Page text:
Ah, I think I see the problem here. You believe, for some reason, that every word in a headline is an exact quotation? That is not the case. Headlines typically summarize an article, with at most one or two words — set off by quotation marks — being actual quotations.

    the implication of that term is celebratory and prideful

    Celebratory, yes. Prideful? No dictionary I can find — and I checked the OED gives a hint of that. Maybe this is your own issue? Merriam-Webster gave this example sentence: “reveled in the quiet after everyone had gone”. Do you get “prideful” from that?

    And your quote only furthers my point, adding “I really appreciate it” to the menagerie.

    Why didn’t the headline writer use “extraordinaryily flattered” or “honored”, one wonders?

    Well, orthography issues aside :), I wonder if you understand that headlines are supposed to be succinct, in general, so the first one is kinda out. “Honored” might have worked okay with a clarifying word or two, but how is this not a game of where, if a journalist doesn’t use your particular phrasing, he’s somehow “misleading” people?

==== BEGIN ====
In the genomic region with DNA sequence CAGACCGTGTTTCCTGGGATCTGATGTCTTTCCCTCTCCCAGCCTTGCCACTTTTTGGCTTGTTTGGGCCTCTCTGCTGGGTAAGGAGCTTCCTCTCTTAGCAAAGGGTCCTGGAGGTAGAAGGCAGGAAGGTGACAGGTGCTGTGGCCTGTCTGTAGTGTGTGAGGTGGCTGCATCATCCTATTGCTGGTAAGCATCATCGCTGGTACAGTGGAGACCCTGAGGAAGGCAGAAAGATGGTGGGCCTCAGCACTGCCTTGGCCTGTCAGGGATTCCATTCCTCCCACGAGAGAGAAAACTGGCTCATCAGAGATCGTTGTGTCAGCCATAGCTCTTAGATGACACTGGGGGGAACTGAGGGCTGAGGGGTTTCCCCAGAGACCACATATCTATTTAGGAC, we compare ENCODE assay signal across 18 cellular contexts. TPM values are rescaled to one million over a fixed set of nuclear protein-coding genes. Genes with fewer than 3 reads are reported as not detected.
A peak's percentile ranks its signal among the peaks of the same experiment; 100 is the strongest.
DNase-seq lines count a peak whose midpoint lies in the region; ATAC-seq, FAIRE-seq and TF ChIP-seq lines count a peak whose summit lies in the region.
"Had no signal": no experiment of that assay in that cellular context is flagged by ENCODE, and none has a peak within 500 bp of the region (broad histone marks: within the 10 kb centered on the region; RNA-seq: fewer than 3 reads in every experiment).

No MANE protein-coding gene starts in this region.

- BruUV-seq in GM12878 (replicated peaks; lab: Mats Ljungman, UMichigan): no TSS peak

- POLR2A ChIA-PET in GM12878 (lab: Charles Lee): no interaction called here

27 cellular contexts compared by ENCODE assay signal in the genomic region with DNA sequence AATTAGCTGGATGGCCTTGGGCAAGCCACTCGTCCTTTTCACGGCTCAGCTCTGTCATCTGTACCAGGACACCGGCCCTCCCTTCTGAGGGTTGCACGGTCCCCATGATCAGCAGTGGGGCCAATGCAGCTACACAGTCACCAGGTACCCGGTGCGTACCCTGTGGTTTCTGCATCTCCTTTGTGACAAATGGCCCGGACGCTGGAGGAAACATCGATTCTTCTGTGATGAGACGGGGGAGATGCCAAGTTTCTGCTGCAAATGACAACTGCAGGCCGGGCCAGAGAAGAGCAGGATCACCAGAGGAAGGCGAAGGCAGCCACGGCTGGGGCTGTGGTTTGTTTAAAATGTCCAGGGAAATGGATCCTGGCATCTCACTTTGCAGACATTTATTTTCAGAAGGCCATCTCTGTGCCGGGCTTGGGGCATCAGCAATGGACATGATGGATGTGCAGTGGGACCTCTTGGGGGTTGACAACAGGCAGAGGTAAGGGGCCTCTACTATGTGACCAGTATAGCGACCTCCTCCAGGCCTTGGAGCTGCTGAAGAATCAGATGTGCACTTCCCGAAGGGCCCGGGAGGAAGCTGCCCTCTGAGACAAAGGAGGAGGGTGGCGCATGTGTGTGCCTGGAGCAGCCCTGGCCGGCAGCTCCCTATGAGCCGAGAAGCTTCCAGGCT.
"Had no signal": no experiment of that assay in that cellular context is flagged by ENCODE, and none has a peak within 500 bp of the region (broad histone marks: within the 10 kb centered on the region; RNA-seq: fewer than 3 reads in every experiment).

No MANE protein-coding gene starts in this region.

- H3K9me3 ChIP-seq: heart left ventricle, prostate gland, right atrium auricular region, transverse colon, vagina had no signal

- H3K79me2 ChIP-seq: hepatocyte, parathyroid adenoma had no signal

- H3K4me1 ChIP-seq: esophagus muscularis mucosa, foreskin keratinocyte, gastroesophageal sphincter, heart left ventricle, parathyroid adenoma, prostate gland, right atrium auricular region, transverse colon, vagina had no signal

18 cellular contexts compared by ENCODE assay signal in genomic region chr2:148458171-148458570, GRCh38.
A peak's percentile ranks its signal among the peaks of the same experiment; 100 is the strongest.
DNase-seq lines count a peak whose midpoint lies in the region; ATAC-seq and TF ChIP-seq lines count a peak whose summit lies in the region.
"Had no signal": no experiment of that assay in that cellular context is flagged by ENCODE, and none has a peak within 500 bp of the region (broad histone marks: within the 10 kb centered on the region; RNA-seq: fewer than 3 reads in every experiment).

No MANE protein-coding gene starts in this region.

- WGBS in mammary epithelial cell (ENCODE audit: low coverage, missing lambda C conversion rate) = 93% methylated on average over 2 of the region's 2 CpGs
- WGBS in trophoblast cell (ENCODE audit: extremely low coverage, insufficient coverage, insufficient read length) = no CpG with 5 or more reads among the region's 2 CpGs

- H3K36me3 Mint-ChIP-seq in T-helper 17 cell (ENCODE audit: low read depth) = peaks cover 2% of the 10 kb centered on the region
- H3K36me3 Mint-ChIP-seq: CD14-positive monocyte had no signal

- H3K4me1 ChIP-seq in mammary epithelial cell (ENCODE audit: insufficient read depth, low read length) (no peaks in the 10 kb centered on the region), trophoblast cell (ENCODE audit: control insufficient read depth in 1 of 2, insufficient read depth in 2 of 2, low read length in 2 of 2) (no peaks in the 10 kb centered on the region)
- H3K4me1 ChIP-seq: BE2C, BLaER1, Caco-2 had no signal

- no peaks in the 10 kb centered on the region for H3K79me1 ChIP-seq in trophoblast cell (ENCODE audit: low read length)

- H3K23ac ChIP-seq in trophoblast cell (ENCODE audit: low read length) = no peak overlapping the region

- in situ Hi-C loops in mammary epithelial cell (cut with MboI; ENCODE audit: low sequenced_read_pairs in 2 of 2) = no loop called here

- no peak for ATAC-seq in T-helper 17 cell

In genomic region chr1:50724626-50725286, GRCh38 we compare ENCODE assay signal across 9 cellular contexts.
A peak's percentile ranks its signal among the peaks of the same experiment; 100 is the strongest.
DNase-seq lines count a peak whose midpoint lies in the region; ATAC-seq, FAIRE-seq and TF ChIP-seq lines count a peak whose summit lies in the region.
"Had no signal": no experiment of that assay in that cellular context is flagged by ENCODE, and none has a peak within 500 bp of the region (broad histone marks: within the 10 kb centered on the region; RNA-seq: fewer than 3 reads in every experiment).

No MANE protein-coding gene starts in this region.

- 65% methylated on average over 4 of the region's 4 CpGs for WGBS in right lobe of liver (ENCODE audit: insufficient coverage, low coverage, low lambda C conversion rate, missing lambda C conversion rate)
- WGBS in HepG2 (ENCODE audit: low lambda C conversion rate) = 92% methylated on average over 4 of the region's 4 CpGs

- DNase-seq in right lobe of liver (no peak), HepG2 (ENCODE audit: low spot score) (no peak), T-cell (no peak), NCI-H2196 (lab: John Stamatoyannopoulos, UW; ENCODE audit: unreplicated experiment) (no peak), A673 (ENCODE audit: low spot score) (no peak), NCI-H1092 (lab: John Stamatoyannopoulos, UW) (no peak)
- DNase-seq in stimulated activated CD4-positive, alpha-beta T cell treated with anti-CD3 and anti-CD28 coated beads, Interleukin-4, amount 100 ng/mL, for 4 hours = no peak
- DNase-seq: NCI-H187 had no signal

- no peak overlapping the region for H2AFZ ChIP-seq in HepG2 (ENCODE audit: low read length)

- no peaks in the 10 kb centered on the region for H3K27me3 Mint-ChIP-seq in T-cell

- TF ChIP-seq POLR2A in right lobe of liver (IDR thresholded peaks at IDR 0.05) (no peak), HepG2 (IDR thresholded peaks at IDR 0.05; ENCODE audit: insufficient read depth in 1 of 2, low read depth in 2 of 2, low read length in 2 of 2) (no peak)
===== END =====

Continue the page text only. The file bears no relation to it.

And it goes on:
Honestly, the only thing I’m taking away from all this is that you still don’t like the media, to the point of carping over word choices that, according to the dictionary, seem quite justified.

  • http://www.toddstadler.com/ tODD

    DonS (@12) said,

    Nowhere does he say he is “reveling”

    Ah, I think I see the problem here. You believe, for some reason, that every word in a headline is an exact quotation? That is not the case. Headlines typically summarize an article, with at most one or two words — set off by quotation marks — being actual quotations.

    the implication of that term is celebratory and prideful